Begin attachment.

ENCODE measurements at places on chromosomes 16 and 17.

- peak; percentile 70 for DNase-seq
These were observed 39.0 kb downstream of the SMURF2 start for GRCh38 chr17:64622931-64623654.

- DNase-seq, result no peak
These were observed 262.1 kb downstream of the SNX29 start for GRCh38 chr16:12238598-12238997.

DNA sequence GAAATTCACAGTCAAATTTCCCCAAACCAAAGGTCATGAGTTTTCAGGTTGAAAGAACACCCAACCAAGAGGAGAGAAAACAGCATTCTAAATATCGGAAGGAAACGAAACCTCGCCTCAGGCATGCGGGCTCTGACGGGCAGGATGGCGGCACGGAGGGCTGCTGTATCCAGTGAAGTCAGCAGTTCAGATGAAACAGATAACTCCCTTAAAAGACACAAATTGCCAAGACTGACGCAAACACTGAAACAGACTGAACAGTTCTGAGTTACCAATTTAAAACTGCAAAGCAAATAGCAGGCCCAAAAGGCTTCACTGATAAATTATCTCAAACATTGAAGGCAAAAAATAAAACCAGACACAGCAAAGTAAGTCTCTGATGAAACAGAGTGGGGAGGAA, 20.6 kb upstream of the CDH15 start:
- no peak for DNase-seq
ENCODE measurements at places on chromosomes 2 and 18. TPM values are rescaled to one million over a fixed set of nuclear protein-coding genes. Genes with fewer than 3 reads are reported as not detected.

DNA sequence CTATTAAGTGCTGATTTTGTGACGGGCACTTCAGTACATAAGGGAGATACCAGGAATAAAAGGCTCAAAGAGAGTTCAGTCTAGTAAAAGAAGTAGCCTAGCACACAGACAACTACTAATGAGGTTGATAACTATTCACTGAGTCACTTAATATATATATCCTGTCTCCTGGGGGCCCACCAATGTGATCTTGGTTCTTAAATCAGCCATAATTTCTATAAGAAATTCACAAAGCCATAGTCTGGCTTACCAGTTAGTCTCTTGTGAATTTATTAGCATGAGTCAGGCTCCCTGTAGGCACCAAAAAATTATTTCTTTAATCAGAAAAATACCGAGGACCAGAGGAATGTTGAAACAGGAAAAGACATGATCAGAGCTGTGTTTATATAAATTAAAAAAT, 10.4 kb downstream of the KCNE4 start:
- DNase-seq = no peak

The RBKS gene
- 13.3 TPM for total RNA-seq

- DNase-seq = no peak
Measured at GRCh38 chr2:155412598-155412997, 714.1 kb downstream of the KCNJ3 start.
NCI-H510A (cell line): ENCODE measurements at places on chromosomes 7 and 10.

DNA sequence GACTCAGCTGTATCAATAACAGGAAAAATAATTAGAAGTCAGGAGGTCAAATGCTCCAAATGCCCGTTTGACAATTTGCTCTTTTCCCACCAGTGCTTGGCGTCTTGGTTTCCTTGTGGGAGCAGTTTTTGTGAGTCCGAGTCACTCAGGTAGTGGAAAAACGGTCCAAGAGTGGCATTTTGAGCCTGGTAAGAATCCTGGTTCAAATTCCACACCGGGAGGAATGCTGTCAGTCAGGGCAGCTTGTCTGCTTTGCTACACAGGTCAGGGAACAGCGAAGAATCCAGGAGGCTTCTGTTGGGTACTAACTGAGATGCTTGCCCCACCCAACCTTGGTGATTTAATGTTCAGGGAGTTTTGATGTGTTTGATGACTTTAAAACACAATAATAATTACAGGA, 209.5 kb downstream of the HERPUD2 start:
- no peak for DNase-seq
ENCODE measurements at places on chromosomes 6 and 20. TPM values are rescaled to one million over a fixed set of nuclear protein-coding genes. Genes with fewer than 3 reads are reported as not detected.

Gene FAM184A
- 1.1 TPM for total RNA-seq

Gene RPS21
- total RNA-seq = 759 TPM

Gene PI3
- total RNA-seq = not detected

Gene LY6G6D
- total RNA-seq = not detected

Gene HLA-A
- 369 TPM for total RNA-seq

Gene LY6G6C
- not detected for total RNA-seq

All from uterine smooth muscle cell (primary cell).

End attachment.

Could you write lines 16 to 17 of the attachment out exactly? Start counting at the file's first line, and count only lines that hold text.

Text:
DNA sequence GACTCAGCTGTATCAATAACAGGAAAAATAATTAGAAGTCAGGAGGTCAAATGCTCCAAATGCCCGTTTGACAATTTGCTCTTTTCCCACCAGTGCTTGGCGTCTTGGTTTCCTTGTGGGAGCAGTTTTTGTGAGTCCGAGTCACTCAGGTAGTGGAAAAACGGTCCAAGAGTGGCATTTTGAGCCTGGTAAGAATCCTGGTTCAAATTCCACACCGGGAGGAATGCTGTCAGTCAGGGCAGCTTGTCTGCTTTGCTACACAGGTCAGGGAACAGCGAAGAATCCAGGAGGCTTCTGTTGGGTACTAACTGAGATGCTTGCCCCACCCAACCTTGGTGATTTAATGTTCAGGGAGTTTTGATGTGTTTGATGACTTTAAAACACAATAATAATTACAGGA, 209.5 kb downstream of the HERPUD2 start:
- no peak for DNase-seq